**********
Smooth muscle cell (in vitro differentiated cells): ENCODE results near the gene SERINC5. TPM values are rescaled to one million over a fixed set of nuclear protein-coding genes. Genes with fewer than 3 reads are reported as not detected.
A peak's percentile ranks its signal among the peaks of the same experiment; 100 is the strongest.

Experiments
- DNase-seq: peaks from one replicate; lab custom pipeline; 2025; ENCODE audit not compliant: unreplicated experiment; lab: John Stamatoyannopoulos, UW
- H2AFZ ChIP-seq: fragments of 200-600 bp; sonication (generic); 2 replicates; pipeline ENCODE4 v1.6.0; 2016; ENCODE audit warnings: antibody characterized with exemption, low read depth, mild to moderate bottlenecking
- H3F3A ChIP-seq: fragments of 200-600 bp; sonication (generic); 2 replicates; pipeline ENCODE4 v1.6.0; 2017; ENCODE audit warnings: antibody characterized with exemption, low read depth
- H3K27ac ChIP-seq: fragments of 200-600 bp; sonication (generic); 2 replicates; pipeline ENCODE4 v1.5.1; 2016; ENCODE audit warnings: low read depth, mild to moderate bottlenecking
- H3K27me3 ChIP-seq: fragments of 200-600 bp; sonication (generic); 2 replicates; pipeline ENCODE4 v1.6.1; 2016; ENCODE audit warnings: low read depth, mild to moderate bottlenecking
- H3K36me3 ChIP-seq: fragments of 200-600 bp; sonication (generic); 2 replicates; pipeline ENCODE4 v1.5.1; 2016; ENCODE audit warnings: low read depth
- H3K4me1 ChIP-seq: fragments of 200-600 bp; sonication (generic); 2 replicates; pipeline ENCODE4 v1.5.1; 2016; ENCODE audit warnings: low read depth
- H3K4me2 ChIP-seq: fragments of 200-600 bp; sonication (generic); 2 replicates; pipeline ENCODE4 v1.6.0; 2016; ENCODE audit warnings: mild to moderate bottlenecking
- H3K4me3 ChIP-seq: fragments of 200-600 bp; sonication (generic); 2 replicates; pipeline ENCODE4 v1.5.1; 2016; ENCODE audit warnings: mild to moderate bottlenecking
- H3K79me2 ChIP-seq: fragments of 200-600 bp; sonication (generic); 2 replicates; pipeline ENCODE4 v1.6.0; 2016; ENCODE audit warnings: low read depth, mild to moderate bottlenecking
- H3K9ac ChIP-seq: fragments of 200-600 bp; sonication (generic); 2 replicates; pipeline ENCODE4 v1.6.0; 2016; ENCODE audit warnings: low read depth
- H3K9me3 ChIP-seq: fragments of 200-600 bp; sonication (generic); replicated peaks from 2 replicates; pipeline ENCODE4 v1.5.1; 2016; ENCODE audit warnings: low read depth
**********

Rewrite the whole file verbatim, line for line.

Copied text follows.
Smooth muscle cell (in vitro differentiated cells): ENCODE results near the gene SERINC5. TPM values are rescaled to one million over a fixed set of nuclear protein-coding genes. Genes with fewer than 3 reads are reported as not detected.
A peak's percentile ranks its signal among the peaks of the same experiment; 100 is the strongest.

Experiments
- DNase-seq: peaks from one replicate; lab custom pipeline; 2025; ENCODE audit not compliant: unreplicated experiment; lab: John Stamatoyannopoulos, UW
- H2AFZ ChIP-seq: fragments of 200-600 bp; sonication (generic); 2 replicates; pipeline ENCODE4 v1.6.0; 2016; ENCODE audit warnings: antibody characterized with exemption, low read depth, mild to moderate bottlenecking
- H3F3A ChIP-seq: fragments of 200-600 bp; sonication (generic); 2 replicates; pipeline ENCODE4 v1.6.0; 2017; ENCODE audit warnings: antibody characterized with exemption, low read depth
- H3K27ac ChIP-seq: fragments of 200-600 bp; sonication (generic); 2 replicates; pipeline ENCODE4 v1.5.1; 2016; ENCODE audit warnings: low read depth, mild to moderate bottlenecking
- H3K27me3 ChIP-seq: fragments of 200-600 bp; sonication (generic); 2 replicates; pipeline ENCODE4 v1.6.1; 2016; ENCODE audit warnings: low read depth, mild to moderate bottlenecking
- H3K36me3 ChIP-seq: fragments of 200-600 bp; sonication (generic); 2 replicates; pipeline ENCODE4 v1.5.1; 2016; ENCODE audit warnings: low read depth
- H3K4me1 ChIP-seq: fragments of 200-600 bp; sonication (generic); 2 replicates; pipeline ENCODE4 v1.5.1; 2016; ENCODE audit warnings: low read depth
- H3K4me2 ChIP-seq: fragments of 200-600 bp; sonication (generic); 2 replicates; pipeline ENCODE4 v1.6.0; 2016; ENCODE audit warnings: mild to moderate bottlenecking
- H3K4me3 ChIP-seq: fragments of 200-600 bp; sonication (generic); 2 replicates; pipeline ENCODE4 v1.5.1; 2016; ENCODE audit warnings: mild to moderate bottlenecking
- H3K79me2 ChIP-seq: fragments of 200-600 bp; sonication (generic); 2 replicates; pipeline ENCODE4 v1.6.0; 2016; ENCODE audit warnings: low read depth, mild to moderate bottlenecking
- H3K9ac ChIP-seq: fragments of 200-600 bp; sonication (generic); 2 replicates; pipeline ENCODE4 v1.6.0; 2016; ENCODE audit warnings: low read depth
- H3K9me3 ChIP-seq: fragments of 200-600 bp; sonication (generic); replicated peaks from 2 replicates; pipeline ENCODE4 v1.5.1; 2016; ENCODE audit warnings: low read depth